First of all, remember, there is a Behavior Change with ROWCOUNT in SQL Server future release. There will be NO effect on INSERT, DELETE and UPDATE statement with ROWCOUNT in SQL Server future release. Therefore avoid ROWCOUNT with these action statements, instead use TOP.

Have a look on below query. It sets ROWCOUNT to 100, instructing that stop processing the query after 100 rows are returned. However, TOP is used with SELECT, limiting records to 10 records. Because of that we get only 10 records. This proves that TOP overrides ROWCOUNT.

USE AdventureWorks2016CTP3;

FROM Sales.SalesOrderHeader;

Now let's change the query bit. Let's instruct SQL Server to process only 10 records using ROWCOUNT and have TOP 100 with SELECT statement.

USE AdventureWorks2016CTP3;

SELECT TOP (100) *
FROM Sales.SalesOrderHeader;

What we expect is 100 records as we know that TOP overrides ROWCOUNT but it returns only 10.

What is the reason? This is how it works when ROWCOUNT and TOP are combined. ROWCOUNT overrides TOP keyword in the SELECT only if the set value for ROWCOUNT is smaller that value set with TOP. This is something you need to remember. Best is, try to use only TOP without using ROWCOUNT.

Wednesday, May 25, 2016

SQL Server SESSION_CONTEXT function - SQL Server 2016 Enhancements

If you are a web developer and have worked with Classic ASP or ASP.Net, then you know that how important it is for maintaining Session Variables for keeping various values throughout the session. Although similar capability was exist with SQL Server, it was not exactly functioning as Session Variables as it had many limitations. Now, with SQL Server 2016, a new function has been introduced, called SESSION_CONTEXT that accepts a key of key-value pair set with sp_set_session_context and returns the value of submitted key.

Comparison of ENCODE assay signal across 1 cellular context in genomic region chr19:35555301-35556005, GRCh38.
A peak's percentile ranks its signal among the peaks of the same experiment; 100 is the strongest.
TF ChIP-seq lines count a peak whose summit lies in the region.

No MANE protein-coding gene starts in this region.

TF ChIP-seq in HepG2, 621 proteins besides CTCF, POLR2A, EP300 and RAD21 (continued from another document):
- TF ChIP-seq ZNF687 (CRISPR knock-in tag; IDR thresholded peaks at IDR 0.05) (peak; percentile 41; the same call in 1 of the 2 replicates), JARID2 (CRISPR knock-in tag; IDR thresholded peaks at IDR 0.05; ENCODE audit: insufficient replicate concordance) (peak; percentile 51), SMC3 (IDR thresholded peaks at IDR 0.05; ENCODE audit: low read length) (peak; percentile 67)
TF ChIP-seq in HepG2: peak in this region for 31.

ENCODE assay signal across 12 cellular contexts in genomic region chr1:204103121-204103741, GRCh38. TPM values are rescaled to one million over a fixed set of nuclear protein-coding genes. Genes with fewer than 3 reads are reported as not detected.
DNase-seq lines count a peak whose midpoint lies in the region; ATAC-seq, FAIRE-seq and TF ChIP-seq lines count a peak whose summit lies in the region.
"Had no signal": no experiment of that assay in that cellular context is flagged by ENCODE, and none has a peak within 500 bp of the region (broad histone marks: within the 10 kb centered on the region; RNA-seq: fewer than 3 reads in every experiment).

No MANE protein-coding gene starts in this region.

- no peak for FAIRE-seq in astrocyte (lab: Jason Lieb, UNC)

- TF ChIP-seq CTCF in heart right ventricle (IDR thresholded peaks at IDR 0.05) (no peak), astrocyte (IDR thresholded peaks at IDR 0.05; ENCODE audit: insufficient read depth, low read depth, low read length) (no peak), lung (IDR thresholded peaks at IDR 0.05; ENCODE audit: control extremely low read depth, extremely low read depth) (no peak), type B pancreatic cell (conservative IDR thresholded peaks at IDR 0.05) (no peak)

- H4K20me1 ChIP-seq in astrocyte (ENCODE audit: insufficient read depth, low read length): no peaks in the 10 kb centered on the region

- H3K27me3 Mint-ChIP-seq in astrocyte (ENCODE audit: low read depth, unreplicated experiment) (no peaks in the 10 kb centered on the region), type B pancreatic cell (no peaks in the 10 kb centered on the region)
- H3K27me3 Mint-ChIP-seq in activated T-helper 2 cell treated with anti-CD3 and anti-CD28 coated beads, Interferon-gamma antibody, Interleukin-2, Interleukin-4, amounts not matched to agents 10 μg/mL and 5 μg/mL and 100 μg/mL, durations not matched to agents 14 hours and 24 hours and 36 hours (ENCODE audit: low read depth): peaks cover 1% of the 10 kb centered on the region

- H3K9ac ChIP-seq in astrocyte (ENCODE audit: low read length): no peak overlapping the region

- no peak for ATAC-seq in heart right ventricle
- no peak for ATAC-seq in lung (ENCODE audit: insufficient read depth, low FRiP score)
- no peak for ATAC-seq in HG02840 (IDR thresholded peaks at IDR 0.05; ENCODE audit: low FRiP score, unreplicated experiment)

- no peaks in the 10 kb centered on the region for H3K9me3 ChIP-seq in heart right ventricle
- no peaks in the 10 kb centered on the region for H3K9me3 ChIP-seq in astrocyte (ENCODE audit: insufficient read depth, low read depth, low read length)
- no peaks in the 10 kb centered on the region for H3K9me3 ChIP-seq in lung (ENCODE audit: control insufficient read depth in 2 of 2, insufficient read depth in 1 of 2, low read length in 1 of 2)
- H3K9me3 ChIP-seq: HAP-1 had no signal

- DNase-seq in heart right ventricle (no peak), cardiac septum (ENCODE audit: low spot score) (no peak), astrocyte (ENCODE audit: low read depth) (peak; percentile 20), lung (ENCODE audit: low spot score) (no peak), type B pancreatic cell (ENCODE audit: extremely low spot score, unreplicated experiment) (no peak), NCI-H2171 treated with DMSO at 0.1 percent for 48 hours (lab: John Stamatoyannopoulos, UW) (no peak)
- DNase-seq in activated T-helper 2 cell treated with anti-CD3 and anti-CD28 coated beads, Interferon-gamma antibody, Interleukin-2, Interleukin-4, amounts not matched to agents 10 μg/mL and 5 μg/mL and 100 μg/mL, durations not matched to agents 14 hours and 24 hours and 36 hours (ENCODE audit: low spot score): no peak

The previous versions before 2016, this was implemented via CONTEXT_INFO function. This holds only a single binary value, making it difficult to maintain multiple values. It is limited to 128 bytes per connection, which is not enough at all and cannot be secured because user can change it if want. With these limitations, it was not used with much implementations.

Values for sessions are set with sp_set_session_context that accepts two mandatory parameters and one optional. First parameter the key (or name) of the session variable which type is sysname. Second parameter is the value. It is accepted as sql_variant and value can be as large as 256KB. Third parameter which is optional that indicates whether the variable is read-only or not. The default is 0 which is not read-only.

Let's test this. The following code creates;

  1. Create a Login called Smith for testing
  2. Create a Database called Config. Assume that you maintain additional configuration details in this database for your applications.
  3. Add Smith as a User to the database. He will be a member of db_datareader role.
  4. Create a Table called EmployeeSecurityLevel and inserts two records.
  5. Create a Procedure called GetProducts for testing. This procedure checks the set Security Level and displays. In addition to that, Smith is added to the database.